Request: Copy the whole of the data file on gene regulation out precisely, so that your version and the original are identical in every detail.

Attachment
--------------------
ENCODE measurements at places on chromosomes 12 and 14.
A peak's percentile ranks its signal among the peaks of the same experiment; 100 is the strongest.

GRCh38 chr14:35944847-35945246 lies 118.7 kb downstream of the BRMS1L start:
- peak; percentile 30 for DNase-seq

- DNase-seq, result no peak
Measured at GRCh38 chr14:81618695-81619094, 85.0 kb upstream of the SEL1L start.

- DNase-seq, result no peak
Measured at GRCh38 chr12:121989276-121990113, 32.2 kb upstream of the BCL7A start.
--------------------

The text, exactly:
ENCODE measurements at places on chromosomes 12 and 14.
A peak's percentile ranks its signal among the peaks of the same experiment; 100 is the strongest.

GRCh38 chr14:35944847-35945246 lies 118.7 kb downstream of the BRMS1L start:
- peak; percentile 30 for DNase-seq

- DNase-seq, result no peak
Measured at GRCh38 chr14:81618695-81619094, 85.0 kb upstream of the SEL1L start.

- DNase-seq, result no peak
Measured at GRCh38 chr12:121989276-121990113, 32.2 kb upstream of the BCL7A start.